Putnam says it's not all dollars and cents. "The lifestyle part of our profits only shows up in the balance sheet that we carry around in our head!" he says. "I get to live and work at home in a place I love. I am near my family. I get to see the tangible results of every days work, whether that is cheese, hay in the barn, wood in the shed, or a well built fence, or a pasture that is healthy." As with many entrepreneurs, city and country alike, owning the process and the result is what he says matters.

Having found his version of the good life, Putnam has been willing to share his philosophy with others. Putnam's friend, Galotti, is of a similar mindset, though he's not a cheese maker like Putnam or even much of a farmer, he'll admit. A one-time prince of the New York magazine world, with high-level stints at GQ, Vanity Fair, Country Living, Vogue, and Talk, he was also the real-life inspiration for Sex and the City's infamous Mr. Big.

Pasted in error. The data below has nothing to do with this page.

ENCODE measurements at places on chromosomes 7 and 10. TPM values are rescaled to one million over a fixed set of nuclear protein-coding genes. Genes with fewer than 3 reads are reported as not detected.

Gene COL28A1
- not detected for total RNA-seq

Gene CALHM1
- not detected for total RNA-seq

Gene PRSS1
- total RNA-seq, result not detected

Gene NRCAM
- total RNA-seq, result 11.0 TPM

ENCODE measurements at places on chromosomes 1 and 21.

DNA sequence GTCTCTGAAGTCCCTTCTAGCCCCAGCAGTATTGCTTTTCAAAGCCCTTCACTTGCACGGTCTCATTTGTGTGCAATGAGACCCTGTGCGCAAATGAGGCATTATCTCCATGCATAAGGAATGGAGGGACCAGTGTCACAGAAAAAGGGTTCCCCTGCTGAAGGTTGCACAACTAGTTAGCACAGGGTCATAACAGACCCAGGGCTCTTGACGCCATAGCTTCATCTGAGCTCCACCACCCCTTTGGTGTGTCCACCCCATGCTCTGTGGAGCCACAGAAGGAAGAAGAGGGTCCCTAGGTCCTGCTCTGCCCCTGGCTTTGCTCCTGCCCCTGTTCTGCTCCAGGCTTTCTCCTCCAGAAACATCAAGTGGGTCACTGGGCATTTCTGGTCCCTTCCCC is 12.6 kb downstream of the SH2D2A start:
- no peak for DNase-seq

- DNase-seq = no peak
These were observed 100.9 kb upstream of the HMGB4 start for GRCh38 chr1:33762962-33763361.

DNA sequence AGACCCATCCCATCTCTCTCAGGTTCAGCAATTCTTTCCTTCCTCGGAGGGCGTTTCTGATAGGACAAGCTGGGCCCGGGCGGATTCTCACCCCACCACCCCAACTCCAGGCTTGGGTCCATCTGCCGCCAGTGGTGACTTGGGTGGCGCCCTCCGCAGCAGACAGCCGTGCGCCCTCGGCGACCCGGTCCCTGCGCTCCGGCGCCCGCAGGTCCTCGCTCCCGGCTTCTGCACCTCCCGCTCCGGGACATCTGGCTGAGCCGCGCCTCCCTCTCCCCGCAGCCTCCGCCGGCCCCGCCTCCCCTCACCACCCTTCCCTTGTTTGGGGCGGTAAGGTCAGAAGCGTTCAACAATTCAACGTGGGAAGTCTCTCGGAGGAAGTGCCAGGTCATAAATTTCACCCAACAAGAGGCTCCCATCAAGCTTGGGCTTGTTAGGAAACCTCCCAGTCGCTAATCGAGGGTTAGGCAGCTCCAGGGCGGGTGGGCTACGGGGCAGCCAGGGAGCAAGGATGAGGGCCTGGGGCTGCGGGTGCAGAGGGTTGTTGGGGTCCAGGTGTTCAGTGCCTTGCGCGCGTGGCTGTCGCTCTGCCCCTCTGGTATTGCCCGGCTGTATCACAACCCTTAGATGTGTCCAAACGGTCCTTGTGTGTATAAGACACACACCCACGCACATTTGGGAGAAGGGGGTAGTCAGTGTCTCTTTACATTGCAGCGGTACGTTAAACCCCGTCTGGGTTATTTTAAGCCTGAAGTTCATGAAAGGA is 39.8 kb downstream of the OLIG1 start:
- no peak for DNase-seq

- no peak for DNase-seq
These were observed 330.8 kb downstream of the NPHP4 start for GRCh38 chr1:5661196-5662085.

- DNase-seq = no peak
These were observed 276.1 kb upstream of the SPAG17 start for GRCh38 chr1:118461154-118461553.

He came to Vermont a year and a half ago, trading A-list parties for a gig with North Pomfret's volunteer fire department. It's no surprise the two have hit it off -- Galotti helps out on the farm, and Putnam has been showing him the ropes. "You get caught in that fast-track, consumption side of life and there's no way out," says Galotti, 56. "I was sitting there one day and was just, like, 'Uh-huh, goodbye.'"

It's not, however, a life entirely free of stress. Putnam says he worries about every 15-pound wheel of his cheese -- that it won't have the deep flavor, that something will be wrong, that he'll have failed to anticipate some problem.

But as Putnam looks out over his family, Galotti now driving the tractor, and the sun falling low in the sky, he tries to summarize what he likes so much about being a farmer: "It's a hell of a lot more work," he says, "but it sure beats having a job."